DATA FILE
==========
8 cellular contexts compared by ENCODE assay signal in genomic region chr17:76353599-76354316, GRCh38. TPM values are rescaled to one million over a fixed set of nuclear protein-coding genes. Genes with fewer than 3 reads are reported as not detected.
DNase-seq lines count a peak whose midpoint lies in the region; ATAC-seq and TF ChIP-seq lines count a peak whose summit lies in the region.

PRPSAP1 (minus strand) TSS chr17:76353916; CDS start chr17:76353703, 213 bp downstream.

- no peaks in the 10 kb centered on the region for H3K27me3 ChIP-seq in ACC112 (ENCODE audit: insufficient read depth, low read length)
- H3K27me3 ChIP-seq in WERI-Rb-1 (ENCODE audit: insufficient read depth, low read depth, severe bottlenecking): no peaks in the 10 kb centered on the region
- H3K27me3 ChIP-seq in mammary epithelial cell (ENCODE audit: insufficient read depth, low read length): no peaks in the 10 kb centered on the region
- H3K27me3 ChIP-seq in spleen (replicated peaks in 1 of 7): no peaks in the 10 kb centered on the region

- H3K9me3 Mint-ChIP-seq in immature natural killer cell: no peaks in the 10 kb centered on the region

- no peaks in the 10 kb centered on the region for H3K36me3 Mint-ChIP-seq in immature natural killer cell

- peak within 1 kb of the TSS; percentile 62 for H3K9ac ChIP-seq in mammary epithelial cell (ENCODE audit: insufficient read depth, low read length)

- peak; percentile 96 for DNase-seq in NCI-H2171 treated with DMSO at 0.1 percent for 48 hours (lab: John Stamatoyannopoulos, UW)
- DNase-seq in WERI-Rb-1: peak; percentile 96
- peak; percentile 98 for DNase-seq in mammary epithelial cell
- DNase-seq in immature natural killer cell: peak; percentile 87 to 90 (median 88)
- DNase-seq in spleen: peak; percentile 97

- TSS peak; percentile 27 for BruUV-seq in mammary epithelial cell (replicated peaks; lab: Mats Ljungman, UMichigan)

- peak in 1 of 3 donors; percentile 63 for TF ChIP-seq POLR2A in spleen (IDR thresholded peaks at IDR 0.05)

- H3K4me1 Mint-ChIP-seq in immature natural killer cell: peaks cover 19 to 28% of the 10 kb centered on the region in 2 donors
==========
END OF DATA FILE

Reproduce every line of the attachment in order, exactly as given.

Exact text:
8 cellular contexts compared by ENCODE assay signal in genomic region chr17:76353599-76354316, GRCh38. TPM values are rescaled to one million over a fixed set of nuclear protein-coding genes. Genes with fewer than 3 reads are reported as not detected.
DNase-seq lines count a peak whose midpoint lies in the region; ATAC-seq and TF ChIP-seq lines count a peak whose summit lies in the region.

PRPSAP1 (minus strand) TSS chr17:76353916; CDS start chr17:76353703, 213 bp downstream.

- no peaks in the 10 kb centered on the region for H3K27me3 ChIP-seq in ACC112 (ENCODE audit: insufficient read depth, low read length)
- H3K27me3 ChIP-seq in WERI-Rb-1 (ENCODE audit: insufficient read depth, low read depth, severe bottlenecking): no peaks in the 10 kb centered on the region
- H3K27me3 ChIP-seq in mammary epithelial cell (ENCODE audit: insufficient read depth, low read length): no peaks in the 10 kb centered on the region
- H3K27me3 ChIP-seq in spleen (replicated peaks in 1 of 7): no peaks in the 10 kb centered on the region

- H3K9me3 Mint-ChIP-seq in immature natural killer cell: no peaks in the 10 kb centered on the region

- no peaks in the 10 kb centered on the region for H3K36me3 Mint-ChIP-seq in immature natural killer cell

- peak within 1 kb of the TSS; percentile 62 for H3K9ac ChIP-seq in mammary epithelial cell (ENCODE audit: insufficient read depth, low read length)

- peak; percentile 96 for DNase-seq in NCI-H2171 treated with DMSO at 0.1 percent for 48 hours (lab: John Stamatoyannopoulos, UW)
- DNase-seq in WERI-Rb-1: peak; percentile 96
- peak; percentile 98 for DNase-seq in mammary epithelial cell
- DNase-seq in immature natural killer cell: peak; percentile 87 to 90 (median 88)
- DNase-seq in spleen: peak; percentile 97

- TSS peak; percentile 27 for BruUV-seq in mammary epithelial cell (replicated peaks; lab: Mats Ljungman, UMichigan)

- peak in 1 of 3 donors; percentile 63 for TF ChIP-seq POLR2A in spleen (IDR thresholded peaks at IDR 0.05)

- H3K4me1 Mint-ChIP-seq in immature natural killer cell: peaks cover 19 to 28% of the 10 kb centered on the region in 2 donors